Are there other individuals or groups of people who would enjoy and get value from a makerspace? Of course. What about you? Do you want the ability to customize projects to your space and style? Do you want to be savvy and save money? Do you want to feel empowered? A makerspace is for you!
A journey to define and create the ultimate workshop.
Over the first few months we have been open, several folks have asked questions around how or why we laid out the shop the way we did. My response takes more time typically than most have for a “simple” question. I thought I would share my answers here in order to capture some of the major considerations and choices that were in play. I brainstormed some basic tips that I think apply to nearly all wood workshops (at least the ones that serve multiple users). Of course, some considerations for our shop were due to the fact that it would be used as a coworking space and not as an individual workshop. Also, workshop layout is something that evolves over time and perhaps gets reimagined as use cases and work flows change. But here are some simple rules of thumb that came to mind; some more obvious than others.
1. Workflow – The path a piece of wood takes from the moment it enters the shop.
Although the operations necessary for a given project vary and every space is different, the starting point is how/where material enters the space and what is a typical starting scenario for most projects.
2. Grouping tools – Keep it together
Tools that perform similar functions or are typically used in succession should be located near one another. One of the most obvious groupings is the jointer/planer/table saw triad. During the milling process, these three tools will be used repeatedly so it’s a good idea to limit the distance between them. Another example might be keeping the grinder near the lathe. If you are turning projects, then keeping the tools sharp is an ongoing concern.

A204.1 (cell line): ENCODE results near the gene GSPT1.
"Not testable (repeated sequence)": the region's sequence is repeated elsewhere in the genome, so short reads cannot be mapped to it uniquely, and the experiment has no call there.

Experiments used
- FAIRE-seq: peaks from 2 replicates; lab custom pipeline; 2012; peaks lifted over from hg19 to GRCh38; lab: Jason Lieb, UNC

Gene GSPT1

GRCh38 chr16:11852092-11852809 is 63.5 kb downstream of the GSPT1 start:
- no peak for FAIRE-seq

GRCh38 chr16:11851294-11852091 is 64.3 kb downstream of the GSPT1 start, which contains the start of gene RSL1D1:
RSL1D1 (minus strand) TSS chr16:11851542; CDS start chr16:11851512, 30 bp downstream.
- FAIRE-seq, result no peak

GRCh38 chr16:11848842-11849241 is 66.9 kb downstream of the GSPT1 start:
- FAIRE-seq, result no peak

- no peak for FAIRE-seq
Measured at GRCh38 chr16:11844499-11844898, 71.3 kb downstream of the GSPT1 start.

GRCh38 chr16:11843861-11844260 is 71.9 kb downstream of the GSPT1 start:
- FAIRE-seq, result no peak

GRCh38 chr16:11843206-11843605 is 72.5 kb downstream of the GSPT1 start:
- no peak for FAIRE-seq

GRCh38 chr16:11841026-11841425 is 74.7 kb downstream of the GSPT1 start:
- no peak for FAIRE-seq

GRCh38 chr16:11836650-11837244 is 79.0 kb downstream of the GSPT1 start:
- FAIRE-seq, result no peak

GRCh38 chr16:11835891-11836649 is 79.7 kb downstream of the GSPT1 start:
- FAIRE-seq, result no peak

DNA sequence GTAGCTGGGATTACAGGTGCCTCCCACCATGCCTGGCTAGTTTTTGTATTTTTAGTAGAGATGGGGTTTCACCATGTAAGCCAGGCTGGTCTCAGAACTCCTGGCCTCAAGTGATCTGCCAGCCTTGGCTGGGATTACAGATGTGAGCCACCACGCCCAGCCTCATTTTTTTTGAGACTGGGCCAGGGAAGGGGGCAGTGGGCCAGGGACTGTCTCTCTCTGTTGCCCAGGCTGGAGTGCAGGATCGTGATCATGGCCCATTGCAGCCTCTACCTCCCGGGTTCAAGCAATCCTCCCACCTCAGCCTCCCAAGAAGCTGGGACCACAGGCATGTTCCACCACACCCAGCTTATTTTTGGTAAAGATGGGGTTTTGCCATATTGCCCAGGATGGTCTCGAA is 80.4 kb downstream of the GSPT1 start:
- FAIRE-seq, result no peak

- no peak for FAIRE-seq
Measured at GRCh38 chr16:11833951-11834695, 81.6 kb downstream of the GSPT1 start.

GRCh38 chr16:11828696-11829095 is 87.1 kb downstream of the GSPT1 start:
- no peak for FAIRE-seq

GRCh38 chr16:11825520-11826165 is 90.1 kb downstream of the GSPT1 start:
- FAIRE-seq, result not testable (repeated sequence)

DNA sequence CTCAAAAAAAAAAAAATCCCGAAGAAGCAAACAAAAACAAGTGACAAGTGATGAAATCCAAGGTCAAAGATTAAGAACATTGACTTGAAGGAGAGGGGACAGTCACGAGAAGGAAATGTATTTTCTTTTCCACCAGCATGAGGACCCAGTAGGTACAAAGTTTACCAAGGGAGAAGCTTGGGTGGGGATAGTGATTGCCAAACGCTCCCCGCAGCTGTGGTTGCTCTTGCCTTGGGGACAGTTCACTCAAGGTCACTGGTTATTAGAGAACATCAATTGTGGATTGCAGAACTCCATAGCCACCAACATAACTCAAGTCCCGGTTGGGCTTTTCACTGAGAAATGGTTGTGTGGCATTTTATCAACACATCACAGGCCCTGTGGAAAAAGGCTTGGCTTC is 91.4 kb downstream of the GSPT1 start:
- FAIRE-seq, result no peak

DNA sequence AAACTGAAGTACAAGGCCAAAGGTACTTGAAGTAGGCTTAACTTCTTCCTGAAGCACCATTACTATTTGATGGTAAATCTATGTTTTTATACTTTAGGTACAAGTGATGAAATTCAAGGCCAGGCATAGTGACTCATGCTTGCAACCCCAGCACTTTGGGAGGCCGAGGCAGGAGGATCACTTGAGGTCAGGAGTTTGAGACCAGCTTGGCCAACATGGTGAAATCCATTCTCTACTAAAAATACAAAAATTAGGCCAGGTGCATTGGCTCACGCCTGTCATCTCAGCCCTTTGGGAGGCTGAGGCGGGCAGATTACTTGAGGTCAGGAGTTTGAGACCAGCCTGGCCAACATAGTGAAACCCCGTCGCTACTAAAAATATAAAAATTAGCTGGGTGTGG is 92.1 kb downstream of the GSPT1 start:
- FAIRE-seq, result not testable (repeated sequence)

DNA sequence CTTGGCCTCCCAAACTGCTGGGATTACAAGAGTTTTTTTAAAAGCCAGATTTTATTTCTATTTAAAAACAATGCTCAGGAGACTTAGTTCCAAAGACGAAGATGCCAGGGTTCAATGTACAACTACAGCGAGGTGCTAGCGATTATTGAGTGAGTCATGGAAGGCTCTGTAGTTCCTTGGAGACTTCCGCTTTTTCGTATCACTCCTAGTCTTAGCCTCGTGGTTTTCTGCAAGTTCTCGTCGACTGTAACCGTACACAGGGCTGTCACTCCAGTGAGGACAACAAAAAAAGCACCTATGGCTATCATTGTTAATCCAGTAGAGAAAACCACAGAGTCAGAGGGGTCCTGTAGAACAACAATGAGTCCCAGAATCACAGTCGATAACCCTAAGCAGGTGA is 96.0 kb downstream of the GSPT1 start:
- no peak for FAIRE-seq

3. Organization – Storage and proximity
In a shared workshop environment, it is important to balance accessibility to tools with the need to monitor and maintain them. Storing some things at the benches or machines makes sense if there is not a need to constantly monitor the condition. Some of our sleds, jigs, or chuck keys are examples of what we keep on the floor at the tools or benches. However, for many items it may be necessary to collect and centrally store in order to ensure proper working condition for the next person. No matter what, it is a good idea to stay organized if only to eliminate the frustration of not being able to find the item you need now.
4. Where is the light? – Sunshine is king!
Natural light not only makes it easy to see what you’re working on, it makes for a more pleasant working environment. When choosing a location for our business this was a big consideration. Additionally, we put the workbenches in a place that takes advantage of all the natural light our space offers. When mother nature is not providing the light, it is very important to plan your lighting with the idea that you do not want shadows on work products. General lighting (preferably with LED fixtures) can take care of most of the need, but there will likely always be a need for specific task lighting as well.
5. Bench Tools – Accessibility and needs